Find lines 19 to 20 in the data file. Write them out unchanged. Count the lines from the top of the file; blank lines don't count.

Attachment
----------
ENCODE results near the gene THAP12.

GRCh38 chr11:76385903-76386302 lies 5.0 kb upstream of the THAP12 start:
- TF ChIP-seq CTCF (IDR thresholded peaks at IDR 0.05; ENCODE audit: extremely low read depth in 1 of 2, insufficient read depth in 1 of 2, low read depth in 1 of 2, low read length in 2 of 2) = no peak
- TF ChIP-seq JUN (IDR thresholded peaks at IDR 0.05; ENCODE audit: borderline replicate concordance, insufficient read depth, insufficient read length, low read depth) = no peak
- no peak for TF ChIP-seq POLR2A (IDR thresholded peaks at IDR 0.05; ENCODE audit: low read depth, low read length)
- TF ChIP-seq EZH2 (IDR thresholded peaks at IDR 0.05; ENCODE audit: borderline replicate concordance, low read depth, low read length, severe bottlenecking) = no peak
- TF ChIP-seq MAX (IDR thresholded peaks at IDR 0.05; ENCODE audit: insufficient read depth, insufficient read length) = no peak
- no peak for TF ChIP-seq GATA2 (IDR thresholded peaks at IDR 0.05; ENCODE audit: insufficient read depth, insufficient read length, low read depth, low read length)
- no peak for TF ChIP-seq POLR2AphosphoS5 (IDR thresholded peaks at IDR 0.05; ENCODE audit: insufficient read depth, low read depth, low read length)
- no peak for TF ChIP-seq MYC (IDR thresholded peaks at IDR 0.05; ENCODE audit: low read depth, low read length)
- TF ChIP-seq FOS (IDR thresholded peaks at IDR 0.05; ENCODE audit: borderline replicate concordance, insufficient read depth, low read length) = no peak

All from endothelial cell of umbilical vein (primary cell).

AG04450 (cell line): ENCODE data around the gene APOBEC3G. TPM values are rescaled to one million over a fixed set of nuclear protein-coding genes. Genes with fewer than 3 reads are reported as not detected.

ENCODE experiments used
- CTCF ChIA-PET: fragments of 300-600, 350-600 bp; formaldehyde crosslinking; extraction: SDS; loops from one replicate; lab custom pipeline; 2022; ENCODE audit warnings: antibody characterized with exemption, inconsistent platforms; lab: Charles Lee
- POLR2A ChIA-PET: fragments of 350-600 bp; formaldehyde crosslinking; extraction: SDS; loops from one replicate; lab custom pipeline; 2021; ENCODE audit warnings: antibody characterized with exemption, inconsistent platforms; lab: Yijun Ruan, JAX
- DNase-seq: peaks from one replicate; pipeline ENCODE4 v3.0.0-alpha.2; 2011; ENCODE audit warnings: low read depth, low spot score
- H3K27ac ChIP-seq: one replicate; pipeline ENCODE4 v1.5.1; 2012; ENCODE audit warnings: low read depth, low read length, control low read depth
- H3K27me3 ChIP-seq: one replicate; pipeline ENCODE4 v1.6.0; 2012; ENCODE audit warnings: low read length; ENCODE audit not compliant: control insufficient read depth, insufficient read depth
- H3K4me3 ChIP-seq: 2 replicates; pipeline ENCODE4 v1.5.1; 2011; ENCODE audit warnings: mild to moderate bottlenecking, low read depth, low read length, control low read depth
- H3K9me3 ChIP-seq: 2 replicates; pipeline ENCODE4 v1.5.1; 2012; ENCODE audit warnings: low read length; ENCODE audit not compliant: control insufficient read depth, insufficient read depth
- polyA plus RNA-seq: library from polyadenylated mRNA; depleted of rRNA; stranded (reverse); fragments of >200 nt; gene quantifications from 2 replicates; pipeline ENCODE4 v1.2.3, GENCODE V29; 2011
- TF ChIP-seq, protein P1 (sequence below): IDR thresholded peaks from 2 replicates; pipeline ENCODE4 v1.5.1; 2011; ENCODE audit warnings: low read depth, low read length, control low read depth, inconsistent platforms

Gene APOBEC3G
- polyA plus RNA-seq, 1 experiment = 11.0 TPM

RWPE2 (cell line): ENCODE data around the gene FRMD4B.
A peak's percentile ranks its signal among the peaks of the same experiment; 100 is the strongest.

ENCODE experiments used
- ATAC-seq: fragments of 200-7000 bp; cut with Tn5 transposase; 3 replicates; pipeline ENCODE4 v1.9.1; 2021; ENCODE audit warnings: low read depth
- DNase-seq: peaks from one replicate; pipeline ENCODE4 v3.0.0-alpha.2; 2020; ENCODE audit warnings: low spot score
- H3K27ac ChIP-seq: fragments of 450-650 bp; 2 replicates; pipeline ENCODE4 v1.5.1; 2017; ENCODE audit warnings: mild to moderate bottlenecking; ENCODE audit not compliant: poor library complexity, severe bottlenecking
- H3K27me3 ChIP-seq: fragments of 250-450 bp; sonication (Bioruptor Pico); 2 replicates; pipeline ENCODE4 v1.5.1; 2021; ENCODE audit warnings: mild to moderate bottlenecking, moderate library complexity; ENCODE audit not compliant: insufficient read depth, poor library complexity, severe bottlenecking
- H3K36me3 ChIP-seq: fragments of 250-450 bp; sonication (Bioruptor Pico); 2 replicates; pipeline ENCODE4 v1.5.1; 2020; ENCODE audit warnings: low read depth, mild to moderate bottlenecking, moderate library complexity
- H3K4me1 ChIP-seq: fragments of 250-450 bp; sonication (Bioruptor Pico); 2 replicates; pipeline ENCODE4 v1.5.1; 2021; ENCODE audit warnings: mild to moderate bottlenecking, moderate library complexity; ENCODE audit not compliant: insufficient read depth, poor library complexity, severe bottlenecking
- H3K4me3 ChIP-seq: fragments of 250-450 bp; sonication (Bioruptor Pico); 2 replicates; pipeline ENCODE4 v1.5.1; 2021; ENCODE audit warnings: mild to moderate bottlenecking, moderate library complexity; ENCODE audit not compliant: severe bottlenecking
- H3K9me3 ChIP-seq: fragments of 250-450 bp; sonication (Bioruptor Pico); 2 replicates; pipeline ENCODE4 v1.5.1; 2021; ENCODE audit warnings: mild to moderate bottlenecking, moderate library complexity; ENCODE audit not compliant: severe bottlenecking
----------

- H3K27me3 ChIP-seq: one replicate; pipeline ENCODE4 v1.6.0; 2012; ENCODE audit warnings: low read length; ENCODE audit not compliant: control insufficient read depth, insufficient read depth
- H3K4me3 ChIP-seq: 2 replicates; pipeline ENCODE4 v1.5.1; 2011; ENCODE audit warnings: mild to moderate bottlenecking, low read depth, low read length, control low read depth